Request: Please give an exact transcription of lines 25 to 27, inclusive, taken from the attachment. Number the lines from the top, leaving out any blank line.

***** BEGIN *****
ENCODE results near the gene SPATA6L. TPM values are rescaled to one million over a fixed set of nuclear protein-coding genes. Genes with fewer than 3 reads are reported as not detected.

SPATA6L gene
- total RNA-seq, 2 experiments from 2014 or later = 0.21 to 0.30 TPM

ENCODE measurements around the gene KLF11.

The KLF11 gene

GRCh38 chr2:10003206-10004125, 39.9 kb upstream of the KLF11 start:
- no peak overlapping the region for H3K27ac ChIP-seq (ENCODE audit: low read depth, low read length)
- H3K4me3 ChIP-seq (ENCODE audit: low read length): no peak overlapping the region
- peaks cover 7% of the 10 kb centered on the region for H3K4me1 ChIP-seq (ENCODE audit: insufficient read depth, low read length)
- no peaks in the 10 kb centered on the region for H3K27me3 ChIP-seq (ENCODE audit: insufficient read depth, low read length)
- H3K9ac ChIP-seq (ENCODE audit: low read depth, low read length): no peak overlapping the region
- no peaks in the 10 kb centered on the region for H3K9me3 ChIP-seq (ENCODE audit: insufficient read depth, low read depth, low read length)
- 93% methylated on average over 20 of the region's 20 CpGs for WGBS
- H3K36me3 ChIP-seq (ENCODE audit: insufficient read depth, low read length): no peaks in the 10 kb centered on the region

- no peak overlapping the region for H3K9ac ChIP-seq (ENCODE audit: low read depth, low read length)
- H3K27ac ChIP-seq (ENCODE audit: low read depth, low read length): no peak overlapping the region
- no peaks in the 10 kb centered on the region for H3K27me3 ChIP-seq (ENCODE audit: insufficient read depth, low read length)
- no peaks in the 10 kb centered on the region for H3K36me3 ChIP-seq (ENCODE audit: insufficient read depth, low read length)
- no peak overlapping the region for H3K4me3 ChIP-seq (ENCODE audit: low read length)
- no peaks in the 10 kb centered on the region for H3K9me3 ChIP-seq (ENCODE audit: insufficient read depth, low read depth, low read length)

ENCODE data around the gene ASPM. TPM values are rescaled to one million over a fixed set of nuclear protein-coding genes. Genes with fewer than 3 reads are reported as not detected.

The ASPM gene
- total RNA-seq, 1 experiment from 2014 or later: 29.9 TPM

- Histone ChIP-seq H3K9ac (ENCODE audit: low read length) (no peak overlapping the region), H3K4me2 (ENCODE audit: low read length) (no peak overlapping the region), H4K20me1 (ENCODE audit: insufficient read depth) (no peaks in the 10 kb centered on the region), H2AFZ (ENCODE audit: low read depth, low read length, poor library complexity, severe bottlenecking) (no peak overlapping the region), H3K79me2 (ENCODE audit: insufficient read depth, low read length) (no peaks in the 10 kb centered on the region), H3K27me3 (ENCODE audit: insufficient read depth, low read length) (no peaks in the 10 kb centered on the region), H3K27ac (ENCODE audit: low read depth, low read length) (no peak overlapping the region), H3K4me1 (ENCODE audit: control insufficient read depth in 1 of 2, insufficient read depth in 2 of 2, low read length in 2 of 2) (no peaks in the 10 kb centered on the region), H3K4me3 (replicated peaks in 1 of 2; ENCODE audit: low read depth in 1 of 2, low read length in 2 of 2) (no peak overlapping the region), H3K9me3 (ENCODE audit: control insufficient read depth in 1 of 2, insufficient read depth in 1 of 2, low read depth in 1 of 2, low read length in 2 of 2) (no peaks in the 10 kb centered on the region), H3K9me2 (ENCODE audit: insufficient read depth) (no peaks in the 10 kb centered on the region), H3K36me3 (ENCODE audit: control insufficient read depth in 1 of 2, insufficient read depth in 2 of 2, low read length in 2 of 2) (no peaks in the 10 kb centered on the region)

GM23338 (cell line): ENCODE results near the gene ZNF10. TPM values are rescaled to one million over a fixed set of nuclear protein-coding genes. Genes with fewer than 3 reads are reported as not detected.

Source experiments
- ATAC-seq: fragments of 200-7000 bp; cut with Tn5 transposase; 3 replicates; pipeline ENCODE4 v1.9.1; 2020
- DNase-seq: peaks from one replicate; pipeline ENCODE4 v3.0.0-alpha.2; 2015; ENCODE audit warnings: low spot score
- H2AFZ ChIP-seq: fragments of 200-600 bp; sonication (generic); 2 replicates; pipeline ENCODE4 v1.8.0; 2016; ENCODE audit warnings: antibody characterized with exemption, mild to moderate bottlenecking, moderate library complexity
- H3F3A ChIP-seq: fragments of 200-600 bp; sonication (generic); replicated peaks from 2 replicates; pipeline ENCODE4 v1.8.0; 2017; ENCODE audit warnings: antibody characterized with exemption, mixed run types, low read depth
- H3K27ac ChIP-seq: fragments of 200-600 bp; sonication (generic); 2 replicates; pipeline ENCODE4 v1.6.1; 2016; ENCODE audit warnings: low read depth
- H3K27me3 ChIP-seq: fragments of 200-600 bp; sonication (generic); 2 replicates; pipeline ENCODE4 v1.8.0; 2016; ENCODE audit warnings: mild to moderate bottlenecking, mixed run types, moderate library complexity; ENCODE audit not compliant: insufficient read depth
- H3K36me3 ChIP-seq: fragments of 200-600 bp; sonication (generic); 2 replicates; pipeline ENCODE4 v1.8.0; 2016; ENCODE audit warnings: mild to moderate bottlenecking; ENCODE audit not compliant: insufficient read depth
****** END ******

GM23338 (cell line): ENCODE results near the gene ZNF10. TPM values are rescaled to one million over a fixed set of nuclear protein-coding genes. Genes with fewer than 3 reads are reported as not detected.

Source experiments
- ATAC-seq: fragments of 200-7000 bp; cut with Tn5 transposase; 3 replicates; pipeline ENCODE4 v1.9.1; 2020